Take steps to protect your organization

The cyber bad guys spend every waking moment thinking about how to compromise your cybersecurity procedures and controls. The best defense begins with elevating the issue of cyber risk as an enterprise and strategic risk-management issue. If possible, you should also dedicate at least one person full time to lead the information security program, and prioritize that role so that he or she has sufficient authority, status and independence to be effective. Furthermore, you and your team should receive regular updates on your organization’s strategic cyber risk profile and whether adequate measures are dynamically being taken to mitigate the constantly evolving cyber risk.

Finally, the most important defense is to instill a patient safety-focused culture of cybersecurity. This enables health care organizations to leverage their existing culture of patient care to impart a complementary culture of cybersecurity. A culture of cybersecurity, where the staff members view themselves as proactive defenders of patients and their data, will have a tremendous impact in mitigating cyber risk to the organization and to patients.

As senior advisor for cybersecurity and risk for the American Hospital Association, I am available to assist your organization in uncovering strategic cyber risk and vulnerabilities by conducting an in-depth cyber-risk profile, and by providing other cybersecurity advisory services such as risk mitigation strategies; incident response planning; vendor risk management review; and customized education, training and cyber incident exercises for executives and boards. Please contact me for more information at 202-626-2272 or jriggi@aha.org.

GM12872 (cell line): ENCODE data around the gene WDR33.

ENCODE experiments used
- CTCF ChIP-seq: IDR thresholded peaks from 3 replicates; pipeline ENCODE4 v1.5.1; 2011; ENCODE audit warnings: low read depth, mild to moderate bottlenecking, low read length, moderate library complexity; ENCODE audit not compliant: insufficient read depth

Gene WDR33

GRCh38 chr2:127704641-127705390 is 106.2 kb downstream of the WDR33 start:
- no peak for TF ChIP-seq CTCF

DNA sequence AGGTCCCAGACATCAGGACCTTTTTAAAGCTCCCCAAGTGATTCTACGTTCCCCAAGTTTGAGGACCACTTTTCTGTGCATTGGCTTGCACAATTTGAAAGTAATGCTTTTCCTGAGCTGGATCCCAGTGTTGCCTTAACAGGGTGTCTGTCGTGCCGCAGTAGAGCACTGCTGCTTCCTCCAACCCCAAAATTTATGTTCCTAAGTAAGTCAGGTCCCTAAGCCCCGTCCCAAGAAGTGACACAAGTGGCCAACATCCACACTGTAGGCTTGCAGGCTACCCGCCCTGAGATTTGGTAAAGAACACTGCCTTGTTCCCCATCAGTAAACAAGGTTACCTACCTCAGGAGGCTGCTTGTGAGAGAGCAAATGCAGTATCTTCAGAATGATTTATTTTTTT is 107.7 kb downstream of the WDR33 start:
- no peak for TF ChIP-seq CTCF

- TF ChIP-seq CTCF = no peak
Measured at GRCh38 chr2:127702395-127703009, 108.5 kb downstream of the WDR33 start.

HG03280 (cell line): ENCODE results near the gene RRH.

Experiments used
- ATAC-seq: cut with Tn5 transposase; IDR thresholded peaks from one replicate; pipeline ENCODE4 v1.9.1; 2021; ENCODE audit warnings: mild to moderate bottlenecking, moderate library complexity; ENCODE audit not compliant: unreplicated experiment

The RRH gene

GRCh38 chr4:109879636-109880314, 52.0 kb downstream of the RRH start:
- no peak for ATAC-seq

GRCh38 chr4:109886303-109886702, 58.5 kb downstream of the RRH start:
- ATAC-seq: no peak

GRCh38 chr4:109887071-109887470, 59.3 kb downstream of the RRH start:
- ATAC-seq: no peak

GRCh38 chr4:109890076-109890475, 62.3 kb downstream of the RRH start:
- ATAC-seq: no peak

1Cost of Healthcare Data Breach is $408 Per Stolen Record, 3x Industry Average Says IBM and Ponemon Institute Report

John Riggi, having spent nearly 30 years as a highly decorated veteran of the FBI, serves as senior advisor for cybersecurity and risk for the American Hospital Association (AHA) and its 5,000-plus member hospitals. In this role, Riggi leverages his distinctive experience at the FBI and CIA in the investigation and disruption of cyberthreats, international organized crime and terrorist organizations to provide trusted advisory services for the leadership of hospital and health systems across the nation. His trusted access to hospital leadership enhances his perspective and ability to provide uniquely informed risk-advisory services.

While at the FBI, Riggi also served as a representative to the White House National Security Council, Cyber Response Group. He also led the FBI Cyber Division national program to develop mission-critical partnerships with the health care and other critical infrastructure sectors for the exchange of information related to national security and criminal cyberthreats. Riggi held a national strategic role in the investigation of the largest cyberattacks targeting health care and the critical infrastructure of the nation. He is the recipient of the FBI Director’s Award for Special Achievement in counterterrorism and the CIA George H.W. Bush Award for Excellence in Counterterrorism, the agency’s highest award in this category.